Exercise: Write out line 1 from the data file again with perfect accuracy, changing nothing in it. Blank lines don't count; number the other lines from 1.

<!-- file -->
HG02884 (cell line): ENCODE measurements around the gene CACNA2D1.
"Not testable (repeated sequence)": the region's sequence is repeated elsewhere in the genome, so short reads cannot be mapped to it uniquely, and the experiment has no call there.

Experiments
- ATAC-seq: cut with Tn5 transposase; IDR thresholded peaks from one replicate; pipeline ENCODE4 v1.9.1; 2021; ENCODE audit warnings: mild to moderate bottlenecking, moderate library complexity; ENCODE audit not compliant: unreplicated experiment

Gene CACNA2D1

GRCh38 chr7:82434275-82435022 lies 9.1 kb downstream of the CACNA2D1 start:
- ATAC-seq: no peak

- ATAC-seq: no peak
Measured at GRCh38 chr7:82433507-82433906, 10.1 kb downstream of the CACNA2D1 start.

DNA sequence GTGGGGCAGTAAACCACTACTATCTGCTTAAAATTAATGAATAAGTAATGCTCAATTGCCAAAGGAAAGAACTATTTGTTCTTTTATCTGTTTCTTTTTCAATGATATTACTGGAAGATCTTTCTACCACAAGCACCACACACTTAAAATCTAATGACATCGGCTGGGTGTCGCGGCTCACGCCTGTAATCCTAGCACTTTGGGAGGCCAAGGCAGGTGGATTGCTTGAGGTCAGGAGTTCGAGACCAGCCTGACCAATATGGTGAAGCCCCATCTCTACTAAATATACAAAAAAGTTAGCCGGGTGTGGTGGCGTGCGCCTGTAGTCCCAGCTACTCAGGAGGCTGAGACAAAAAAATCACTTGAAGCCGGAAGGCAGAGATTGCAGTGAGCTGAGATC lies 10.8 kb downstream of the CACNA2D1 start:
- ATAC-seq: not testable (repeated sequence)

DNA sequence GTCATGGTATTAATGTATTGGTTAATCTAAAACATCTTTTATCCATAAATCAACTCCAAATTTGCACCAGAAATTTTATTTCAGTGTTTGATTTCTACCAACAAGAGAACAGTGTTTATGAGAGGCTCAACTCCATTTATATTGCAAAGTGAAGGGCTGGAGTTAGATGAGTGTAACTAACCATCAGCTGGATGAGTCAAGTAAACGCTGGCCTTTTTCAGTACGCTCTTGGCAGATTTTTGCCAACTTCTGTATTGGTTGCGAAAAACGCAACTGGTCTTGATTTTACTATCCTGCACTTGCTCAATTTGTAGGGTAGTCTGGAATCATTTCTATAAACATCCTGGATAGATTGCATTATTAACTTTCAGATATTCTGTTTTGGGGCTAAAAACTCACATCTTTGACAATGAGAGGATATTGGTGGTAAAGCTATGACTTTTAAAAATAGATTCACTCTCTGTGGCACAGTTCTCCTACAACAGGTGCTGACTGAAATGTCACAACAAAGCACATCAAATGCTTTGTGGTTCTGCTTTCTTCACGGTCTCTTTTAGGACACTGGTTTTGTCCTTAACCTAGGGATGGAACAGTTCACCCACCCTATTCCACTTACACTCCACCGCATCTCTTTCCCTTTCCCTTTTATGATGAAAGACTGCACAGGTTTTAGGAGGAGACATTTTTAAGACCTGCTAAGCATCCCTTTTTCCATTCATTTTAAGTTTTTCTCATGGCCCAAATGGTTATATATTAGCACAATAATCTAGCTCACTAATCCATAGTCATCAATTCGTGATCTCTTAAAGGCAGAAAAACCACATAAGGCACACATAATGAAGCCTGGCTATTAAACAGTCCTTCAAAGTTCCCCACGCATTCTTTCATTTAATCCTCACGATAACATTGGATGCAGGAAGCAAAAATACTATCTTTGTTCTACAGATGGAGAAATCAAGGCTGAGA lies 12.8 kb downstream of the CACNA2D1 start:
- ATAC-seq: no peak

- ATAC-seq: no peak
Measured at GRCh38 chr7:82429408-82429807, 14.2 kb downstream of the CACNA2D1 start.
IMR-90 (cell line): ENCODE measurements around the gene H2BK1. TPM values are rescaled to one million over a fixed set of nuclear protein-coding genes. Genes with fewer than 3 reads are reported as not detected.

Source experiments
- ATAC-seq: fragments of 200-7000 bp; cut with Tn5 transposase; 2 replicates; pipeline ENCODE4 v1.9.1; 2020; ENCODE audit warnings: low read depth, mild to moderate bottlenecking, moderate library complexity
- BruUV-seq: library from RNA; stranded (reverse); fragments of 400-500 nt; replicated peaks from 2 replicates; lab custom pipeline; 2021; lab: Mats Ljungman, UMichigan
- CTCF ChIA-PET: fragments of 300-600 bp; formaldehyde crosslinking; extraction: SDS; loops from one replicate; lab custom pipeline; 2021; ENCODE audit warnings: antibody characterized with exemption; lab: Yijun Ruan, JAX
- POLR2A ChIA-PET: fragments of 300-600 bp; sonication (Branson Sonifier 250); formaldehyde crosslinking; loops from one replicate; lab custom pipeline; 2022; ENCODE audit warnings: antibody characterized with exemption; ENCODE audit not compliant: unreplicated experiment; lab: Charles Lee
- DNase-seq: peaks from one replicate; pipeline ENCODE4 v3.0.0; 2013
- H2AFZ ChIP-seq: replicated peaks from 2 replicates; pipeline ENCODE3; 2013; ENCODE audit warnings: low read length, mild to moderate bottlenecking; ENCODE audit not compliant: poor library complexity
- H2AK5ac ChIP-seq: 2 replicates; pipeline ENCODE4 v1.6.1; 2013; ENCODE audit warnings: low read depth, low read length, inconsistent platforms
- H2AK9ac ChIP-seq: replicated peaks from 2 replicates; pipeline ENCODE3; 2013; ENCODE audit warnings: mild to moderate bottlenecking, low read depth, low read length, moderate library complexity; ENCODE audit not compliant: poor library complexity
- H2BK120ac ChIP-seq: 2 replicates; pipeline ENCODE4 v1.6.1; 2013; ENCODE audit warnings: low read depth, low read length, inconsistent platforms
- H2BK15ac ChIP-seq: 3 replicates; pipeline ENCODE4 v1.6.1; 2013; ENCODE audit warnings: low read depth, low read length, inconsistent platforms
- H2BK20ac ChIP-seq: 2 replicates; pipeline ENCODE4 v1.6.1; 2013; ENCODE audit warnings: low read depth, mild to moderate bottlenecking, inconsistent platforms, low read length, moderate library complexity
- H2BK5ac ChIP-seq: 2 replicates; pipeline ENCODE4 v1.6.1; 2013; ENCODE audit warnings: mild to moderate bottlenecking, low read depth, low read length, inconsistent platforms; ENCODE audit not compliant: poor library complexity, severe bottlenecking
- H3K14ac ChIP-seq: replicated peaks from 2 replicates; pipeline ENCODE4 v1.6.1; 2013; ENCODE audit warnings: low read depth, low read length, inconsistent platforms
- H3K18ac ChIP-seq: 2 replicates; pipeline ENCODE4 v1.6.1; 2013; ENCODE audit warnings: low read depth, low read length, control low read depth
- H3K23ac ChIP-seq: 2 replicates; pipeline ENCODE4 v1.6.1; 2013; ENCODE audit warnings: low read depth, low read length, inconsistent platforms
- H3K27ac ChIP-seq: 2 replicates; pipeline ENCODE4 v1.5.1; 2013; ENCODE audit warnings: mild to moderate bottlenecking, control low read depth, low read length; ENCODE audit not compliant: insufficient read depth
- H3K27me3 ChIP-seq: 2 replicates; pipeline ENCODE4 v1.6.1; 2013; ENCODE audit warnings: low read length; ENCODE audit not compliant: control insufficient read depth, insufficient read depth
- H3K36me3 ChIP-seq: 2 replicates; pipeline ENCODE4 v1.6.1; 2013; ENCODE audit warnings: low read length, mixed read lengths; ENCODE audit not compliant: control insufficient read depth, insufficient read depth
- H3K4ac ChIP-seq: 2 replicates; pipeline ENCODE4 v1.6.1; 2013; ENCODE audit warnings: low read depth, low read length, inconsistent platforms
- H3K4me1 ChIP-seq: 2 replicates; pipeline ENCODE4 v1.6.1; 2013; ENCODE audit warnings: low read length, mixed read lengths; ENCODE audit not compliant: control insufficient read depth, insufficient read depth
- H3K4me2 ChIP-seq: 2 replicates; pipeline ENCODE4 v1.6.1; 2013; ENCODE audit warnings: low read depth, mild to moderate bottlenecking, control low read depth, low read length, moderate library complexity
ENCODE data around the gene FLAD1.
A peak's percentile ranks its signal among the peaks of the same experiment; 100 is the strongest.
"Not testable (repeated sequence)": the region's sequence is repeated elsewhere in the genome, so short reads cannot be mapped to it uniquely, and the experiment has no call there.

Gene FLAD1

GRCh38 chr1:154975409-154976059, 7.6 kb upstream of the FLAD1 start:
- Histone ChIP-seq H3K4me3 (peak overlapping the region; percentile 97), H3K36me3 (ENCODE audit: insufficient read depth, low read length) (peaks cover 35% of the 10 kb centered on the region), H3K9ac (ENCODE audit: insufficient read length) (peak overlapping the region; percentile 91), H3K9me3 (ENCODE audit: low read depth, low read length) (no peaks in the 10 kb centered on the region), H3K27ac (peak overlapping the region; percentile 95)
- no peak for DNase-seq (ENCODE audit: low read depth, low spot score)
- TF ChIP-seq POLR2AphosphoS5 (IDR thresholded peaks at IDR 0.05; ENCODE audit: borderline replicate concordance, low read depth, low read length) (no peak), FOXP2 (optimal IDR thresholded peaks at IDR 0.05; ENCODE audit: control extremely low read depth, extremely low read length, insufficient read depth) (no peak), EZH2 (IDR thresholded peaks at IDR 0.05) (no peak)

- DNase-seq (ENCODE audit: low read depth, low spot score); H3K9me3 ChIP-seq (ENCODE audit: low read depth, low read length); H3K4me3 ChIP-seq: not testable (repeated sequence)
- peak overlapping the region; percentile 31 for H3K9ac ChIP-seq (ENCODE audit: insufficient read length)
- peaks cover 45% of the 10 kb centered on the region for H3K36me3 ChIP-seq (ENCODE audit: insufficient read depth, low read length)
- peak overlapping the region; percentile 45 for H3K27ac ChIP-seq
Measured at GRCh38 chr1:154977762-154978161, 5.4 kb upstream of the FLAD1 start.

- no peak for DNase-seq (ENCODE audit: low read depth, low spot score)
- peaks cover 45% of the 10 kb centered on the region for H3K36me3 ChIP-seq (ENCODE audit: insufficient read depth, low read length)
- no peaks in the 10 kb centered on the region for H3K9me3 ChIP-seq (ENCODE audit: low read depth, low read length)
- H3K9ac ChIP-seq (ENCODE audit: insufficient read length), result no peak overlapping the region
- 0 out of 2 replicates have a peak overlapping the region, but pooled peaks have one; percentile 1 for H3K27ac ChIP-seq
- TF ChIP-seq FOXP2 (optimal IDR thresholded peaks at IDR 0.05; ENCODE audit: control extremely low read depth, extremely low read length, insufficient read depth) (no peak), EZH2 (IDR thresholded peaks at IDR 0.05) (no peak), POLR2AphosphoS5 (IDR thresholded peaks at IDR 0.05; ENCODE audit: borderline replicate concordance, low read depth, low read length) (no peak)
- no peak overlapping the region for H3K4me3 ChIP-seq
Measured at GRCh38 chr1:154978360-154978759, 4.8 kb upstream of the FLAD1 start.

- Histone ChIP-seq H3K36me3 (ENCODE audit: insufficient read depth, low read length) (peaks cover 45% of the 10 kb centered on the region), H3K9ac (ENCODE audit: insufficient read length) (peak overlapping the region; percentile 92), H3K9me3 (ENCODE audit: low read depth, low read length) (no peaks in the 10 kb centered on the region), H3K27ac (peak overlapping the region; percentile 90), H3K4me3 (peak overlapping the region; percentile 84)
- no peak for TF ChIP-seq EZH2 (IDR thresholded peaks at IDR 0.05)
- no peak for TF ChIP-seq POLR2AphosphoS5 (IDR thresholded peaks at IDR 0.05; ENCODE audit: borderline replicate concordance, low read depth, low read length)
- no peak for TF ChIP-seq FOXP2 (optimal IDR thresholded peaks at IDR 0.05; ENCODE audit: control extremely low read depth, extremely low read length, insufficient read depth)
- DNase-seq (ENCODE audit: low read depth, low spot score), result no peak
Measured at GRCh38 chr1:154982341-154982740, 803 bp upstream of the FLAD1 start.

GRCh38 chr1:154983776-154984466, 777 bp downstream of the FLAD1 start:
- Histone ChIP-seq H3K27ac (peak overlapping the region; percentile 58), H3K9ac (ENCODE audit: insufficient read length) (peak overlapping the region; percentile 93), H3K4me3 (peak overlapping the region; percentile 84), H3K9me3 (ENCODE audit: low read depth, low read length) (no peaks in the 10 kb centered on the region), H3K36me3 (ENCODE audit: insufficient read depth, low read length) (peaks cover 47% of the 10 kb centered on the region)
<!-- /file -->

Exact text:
HG02884 (cell line): ENCODE measurements around the gene CACNA2D1.